For the glass slipper, Powell took inspiration from a 1950s shoe she saw in a museum. Since glass does not sparkle, they decided to use crystal instead. Swarovski partnered with Disney to make the famous shoe. Powell went directly to Swarovski headquarters in Austria to meet the product developers. It took 6 digital renderings of the shoes until they found the right one for the film. Swarovski made eight pairs of crystal shoes for the film, though none were actually wearable. Consequently, the leather shoes James wore on set had to be digitally altered into crystal. Alongside the slipper, Swarovski provided more than 7 million crystals that were used in costumes and 100 tiaras for the ball scene.[28]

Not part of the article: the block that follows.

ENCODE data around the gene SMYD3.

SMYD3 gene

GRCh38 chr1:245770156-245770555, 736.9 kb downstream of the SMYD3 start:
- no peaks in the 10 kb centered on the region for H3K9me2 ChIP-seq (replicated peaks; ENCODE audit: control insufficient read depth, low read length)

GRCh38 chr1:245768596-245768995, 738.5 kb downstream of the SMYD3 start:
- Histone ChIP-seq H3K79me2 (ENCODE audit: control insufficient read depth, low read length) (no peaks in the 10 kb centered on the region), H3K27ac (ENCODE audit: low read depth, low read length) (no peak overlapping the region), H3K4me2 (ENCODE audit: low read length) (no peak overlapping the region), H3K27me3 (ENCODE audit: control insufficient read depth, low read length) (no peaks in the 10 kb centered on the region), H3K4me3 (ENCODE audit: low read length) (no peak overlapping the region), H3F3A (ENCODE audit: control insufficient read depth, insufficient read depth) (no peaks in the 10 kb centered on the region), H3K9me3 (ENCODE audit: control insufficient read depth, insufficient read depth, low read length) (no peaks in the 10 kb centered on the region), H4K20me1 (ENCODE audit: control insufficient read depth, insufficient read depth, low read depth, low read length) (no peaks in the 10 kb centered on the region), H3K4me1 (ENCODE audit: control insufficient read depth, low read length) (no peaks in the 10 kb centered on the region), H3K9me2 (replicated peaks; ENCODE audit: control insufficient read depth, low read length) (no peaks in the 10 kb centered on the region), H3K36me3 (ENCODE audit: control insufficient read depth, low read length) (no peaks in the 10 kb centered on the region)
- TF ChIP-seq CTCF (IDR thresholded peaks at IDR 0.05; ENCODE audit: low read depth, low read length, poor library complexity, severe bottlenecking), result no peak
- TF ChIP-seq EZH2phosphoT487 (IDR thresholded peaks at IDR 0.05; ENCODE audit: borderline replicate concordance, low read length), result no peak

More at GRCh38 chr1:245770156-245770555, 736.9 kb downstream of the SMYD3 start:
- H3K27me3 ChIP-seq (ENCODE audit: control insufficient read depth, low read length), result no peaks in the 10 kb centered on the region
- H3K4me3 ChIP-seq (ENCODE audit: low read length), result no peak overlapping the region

Principal photography on Cinderella began on September 23, 2013.[24] The film was shot at Pinewood Studios in Buckinghamshire, England, where Disney's Pirates of the Caribbean: On Stranger Tides and Maleficent were also filmed,[29] and at various other locations including Blenheim Palace, Windsor Castle, Cliveden, Old Royal Naval College, and Black Park.[12] Although the royal palace is mainly computer-generated, it has been modeled after the Zwinger in Dresden, Germany.[30]


Post-production began in December 2013, and was completed in August 2014.[12] The finished film was rated PG for "mild thematic elements" by the MPAA.[31]


Cinderella (Original Motion Picture Soundtrack)
Film score by Patrick Doyle
Released March 10, 2015
Recorded Air Lyndhurst Studios (London)
Genre Orchestral
Length 84:57